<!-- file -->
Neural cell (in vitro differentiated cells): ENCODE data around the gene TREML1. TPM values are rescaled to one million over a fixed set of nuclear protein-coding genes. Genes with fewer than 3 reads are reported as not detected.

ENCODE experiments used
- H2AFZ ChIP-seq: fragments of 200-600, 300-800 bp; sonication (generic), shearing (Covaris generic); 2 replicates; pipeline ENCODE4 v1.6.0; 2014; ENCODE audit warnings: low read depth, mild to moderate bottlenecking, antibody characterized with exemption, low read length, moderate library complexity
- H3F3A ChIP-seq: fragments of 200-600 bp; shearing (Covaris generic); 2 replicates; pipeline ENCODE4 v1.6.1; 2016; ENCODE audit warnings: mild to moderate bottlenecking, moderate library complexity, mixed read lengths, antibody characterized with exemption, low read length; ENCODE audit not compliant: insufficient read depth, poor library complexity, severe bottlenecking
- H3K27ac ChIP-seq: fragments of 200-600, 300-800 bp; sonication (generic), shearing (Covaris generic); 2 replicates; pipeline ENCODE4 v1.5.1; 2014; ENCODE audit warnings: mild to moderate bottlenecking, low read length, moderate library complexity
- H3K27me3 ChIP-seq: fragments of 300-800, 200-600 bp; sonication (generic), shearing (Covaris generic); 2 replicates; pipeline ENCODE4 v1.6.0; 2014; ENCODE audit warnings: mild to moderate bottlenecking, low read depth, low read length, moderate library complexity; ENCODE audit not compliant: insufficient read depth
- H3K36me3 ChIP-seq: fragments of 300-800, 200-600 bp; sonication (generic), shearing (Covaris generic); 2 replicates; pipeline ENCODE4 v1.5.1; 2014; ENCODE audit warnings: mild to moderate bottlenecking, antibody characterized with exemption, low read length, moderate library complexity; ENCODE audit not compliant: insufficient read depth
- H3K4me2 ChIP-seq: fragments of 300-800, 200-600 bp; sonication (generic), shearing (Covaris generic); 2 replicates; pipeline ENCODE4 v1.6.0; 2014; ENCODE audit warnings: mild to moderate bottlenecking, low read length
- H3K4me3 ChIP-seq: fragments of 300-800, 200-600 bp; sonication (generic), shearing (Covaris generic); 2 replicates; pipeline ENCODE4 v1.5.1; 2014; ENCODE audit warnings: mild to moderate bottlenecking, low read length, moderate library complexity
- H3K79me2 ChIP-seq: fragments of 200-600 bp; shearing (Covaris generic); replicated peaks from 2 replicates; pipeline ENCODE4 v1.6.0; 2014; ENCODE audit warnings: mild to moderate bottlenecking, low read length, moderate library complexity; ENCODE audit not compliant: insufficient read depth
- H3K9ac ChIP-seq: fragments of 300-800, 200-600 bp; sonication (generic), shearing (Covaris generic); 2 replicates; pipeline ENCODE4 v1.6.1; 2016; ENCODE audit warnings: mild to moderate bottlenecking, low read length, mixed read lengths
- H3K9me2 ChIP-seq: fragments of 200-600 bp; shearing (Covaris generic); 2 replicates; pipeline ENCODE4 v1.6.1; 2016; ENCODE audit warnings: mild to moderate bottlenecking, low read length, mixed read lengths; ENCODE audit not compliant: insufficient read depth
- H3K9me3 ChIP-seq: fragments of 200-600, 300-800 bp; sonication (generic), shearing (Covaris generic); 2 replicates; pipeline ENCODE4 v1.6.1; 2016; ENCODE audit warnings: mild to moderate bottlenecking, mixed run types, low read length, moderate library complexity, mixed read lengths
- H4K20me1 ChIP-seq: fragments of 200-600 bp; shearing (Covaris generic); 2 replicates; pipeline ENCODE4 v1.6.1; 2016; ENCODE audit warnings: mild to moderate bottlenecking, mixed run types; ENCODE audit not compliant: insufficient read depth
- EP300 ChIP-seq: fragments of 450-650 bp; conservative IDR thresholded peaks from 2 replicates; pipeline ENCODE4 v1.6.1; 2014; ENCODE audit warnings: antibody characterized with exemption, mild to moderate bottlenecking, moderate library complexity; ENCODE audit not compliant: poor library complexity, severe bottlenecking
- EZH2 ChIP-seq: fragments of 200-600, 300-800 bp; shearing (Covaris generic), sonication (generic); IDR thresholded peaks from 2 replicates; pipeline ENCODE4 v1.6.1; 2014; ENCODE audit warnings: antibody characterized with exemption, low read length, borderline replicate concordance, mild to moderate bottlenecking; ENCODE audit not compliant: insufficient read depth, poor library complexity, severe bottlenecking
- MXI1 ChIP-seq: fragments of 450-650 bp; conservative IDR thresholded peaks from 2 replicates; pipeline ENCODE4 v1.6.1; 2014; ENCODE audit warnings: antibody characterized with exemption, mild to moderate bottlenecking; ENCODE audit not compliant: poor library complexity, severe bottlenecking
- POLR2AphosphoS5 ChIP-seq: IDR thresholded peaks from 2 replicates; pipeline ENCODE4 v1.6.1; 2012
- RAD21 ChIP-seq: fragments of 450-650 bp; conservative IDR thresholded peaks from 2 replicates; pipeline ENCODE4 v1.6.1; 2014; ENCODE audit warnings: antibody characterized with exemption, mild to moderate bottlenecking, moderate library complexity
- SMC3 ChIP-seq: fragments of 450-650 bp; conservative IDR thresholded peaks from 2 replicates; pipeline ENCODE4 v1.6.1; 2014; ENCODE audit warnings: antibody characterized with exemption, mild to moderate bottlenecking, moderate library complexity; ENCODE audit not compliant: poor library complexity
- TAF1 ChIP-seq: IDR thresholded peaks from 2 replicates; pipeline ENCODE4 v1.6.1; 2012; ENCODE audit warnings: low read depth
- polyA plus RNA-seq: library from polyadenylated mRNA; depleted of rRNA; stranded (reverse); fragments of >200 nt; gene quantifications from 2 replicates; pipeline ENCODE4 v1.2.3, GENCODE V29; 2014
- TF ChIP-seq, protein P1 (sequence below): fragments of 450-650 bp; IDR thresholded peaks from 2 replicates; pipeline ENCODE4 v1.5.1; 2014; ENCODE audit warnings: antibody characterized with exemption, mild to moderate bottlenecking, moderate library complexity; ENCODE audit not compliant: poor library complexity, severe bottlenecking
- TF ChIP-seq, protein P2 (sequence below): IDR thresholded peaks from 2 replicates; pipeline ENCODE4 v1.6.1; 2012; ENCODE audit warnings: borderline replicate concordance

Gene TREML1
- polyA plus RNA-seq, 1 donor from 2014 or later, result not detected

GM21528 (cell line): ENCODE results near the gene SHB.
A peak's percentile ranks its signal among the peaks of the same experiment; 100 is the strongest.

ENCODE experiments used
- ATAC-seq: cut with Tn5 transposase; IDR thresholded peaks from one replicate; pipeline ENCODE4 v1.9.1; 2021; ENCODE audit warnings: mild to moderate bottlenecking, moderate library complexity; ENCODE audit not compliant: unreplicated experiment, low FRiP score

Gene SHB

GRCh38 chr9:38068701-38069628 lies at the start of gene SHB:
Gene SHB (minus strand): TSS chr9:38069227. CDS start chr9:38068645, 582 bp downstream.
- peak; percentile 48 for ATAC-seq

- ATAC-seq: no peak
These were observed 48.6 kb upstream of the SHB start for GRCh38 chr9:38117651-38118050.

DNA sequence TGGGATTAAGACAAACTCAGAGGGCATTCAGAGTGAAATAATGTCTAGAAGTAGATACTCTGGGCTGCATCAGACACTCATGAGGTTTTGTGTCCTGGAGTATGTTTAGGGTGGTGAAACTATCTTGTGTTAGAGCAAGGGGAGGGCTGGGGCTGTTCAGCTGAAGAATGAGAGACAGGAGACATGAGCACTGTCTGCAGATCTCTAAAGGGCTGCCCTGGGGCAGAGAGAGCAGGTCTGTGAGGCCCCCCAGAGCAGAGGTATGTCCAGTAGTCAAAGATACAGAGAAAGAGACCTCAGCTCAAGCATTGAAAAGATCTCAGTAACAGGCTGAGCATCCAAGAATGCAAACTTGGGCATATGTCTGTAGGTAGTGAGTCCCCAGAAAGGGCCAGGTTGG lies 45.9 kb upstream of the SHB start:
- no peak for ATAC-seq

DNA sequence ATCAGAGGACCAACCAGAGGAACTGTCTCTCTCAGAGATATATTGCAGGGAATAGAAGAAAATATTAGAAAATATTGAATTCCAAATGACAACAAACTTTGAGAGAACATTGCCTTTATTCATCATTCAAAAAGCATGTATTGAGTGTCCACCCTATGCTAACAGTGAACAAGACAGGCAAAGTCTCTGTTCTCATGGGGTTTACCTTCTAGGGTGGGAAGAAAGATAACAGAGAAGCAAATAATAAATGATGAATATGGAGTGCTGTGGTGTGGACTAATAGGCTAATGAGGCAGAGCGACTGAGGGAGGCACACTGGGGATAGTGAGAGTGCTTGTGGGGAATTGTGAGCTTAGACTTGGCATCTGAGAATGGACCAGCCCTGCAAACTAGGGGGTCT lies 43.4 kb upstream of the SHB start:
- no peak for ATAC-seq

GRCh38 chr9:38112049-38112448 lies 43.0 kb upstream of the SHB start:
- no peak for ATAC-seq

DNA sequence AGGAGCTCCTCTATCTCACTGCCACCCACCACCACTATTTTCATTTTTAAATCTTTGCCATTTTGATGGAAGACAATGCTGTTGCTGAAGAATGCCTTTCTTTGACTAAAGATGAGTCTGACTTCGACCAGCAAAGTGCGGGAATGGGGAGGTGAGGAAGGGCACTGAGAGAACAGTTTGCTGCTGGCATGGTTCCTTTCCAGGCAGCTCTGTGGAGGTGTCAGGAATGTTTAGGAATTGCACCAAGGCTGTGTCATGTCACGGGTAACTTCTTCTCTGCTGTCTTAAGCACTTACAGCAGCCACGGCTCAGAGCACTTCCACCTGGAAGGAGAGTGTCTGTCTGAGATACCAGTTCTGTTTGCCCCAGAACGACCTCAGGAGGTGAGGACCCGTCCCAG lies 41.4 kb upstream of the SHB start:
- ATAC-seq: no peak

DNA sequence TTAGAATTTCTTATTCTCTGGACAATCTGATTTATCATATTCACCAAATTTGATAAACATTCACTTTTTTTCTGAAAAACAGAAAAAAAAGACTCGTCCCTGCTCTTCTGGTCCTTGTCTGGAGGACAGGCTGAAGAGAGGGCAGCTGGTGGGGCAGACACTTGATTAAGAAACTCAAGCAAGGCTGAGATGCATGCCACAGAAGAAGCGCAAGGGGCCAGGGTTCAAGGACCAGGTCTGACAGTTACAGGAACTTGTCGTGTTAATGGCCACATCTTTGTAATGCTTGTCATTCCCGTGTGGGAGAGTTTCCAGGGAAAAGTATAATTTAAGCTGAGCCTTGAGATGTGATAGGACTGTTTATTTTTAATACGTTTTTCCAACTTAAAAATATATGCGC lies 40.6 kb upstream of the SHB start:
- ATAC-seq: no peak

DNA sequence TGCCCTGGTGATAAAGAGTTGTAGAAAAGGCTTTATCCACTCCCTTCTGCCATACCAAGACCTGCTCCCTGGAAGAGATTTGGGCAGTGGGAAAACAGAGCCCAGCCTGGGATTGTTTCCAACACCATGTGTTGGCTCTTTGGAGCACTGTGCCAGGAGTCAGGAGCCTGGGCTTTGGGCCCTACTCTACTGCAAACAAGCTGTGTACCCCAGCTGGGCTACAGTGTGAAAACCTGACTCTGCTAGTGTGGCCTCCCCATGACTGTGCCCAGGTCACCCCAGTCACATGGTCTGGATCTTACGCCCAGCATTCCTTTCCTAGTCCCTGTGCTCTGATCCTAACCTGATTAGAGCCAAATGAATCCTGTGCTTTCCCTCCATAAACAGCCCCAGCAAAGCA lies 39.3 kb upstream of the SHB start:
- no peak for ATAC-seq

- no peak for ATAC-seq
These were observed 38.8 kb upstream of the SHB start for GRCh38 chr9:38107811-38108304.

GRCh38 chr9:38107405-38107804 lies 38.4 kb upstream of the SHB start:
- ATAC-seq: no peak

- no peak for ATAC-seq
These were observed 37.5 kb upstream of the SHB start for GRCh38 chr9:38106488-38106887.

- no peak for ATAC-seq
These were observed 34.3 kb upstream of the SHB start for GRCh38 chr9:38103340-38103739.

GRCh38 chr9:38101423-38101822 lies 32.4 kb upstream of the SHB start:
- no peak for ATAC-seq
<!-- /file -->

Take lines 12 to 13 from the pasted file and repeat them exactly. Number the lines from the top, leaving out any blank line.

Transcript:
- H3K9me2 ChIP-seq: fragments of 200-600 bp; shearing (Covaris generic); 2 replicates; pipeline ENCODE4 v1.6.1; 2016; ENCODE audit warnings: mild to moderate bottlenecking, low read length, mixed read lengths; ENCODE audit not compliant: insufficient read depth
- H3K9me3 ChIP-seq: fragments of 200-600, 300-800 bp; sonication (generic), shearing (Covaris generic); 2 replicates; pipeline ENCODE4 v1.6.1; 2016; ENCODE audit warnings: mild to moderate bottlenecking, mixed run types, low read length, moderate library complexity, mixed read lengths